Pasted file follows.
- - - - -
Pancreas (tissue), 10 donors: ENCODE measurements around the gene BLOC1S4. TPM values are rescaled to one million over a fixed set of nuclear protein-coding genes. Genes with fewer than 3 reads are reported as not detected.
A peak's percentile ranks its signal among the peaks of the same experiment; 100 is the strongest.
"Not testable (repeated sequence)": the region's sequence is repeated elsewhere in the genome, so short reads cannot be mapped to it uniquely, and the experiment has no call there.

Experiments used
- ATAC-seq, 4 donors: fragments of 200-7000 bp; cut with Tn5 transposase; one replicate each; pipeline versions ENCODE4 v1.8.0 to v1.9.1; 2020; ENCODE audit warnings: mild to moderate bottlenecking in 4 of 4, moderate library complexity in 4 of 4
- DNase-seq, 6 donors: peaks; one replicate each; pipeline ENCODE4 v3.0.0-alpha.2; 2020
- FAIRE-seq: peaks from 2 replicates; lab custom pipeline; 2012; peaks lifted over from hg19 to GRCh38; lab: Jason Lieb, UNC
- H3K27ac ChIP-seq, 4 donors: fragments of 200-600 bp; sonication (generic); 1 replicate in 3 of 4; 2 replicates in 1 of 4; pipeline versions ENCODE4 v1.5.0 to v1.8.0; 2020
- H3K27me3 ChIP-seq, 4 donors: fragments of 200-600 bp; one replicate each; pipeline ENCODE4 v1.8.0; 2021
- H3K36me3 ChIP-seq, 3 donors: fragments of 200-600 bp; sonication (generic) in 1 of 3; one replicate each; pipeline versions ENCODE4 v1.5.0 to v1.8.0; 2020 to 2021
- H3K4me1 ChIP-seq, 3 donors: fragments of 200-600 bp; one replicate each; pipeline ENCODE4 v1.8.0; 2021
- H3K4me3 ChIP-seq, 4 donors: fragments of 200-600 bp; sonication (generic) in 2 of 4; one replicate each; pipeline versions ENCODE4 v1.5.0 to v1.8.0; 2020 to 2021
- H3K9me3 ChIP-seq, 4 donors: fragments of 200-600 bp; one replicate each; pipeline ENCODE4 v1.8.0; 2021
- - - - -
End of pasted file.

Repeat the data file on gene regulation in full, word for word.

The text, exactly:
Pancreas (tissue), 10 donors: ENCODE measurements around the gene BLOC1S4. TPM values are rescaled to one million over a fixed set of nuclear protein-coding genes. Genes with fewer than 3 reads are reported as not detected.
A peak's percentile ranks its signal among the peaks of the same experiment; 100 is the strongest.
"Not testable (repeated sequence)": the region's sequence is repeated elsewhere in the genome, so short reads cannot be mapped to it uniquely, and the experiment has no call there.

Experiments used
- ATAC-seq, 4 donors: fragments of 200-7000 bp; cut with Tn5 transposase; one replicate each; pipeline versions ENCODE4 v1.8.0 to v1.9.1; 2020; ENCODE audit warnings: mild to moderate bottlenecking in 4 of 4, moderate library complexity in 4 of 4
- DNase-seq, 6 donors: peaks; one replicate each; pipeline ENCODE4 v3.0.0-alpha.2; 2020
- FAIRE-seq: peaks from 2 replicates; lab custom pipeline; 2012; peaks lifted over from hg19 to GRCh38; lab: Jason Lieb, UNC
- H3K27ac ChIP-seq, 4 donors: fragments of 200-600 bp; sonication (generic); 1 replicate in 3 of 4; 2 replicates in 1 of 4; pipeline versions ENCODE4 v1.5.0 to v1.8.0; 2020
- H3K27me3 ChIP-seq, 4 donors: fragments of 200-600 bp; one replicate each; pipeline ENCODE4 v1.8.0; 2021
- H3K36me3 ChIP-seq, 3 donors: fragments of 200-600 bp; sonication (generic) in 1 of 3; one replicate each; pipeline versions ENCODE4 v1.5.0 to v1.8.0; 2020 to 2021
- H3K4me1 ChIP-seq, 3 donors: fragments of 200-600 bp; one replicate each; pipeline ENCODE4 v1.8.0; 2021
- H3K4me3 ChIP-seq, 4 donors: fragments of 200-600 bp; sonication (generic) in 2 of 4; one replicate each; pipeline versions ENCODE4 v1.5.0 to v1.8.0; 2020 to 2021
- H3K9me3 ChIP-seq, 4 donors: fragments of 200-600 bp; one replicate each; pipeline ENCODE4 v1.8.0; 2021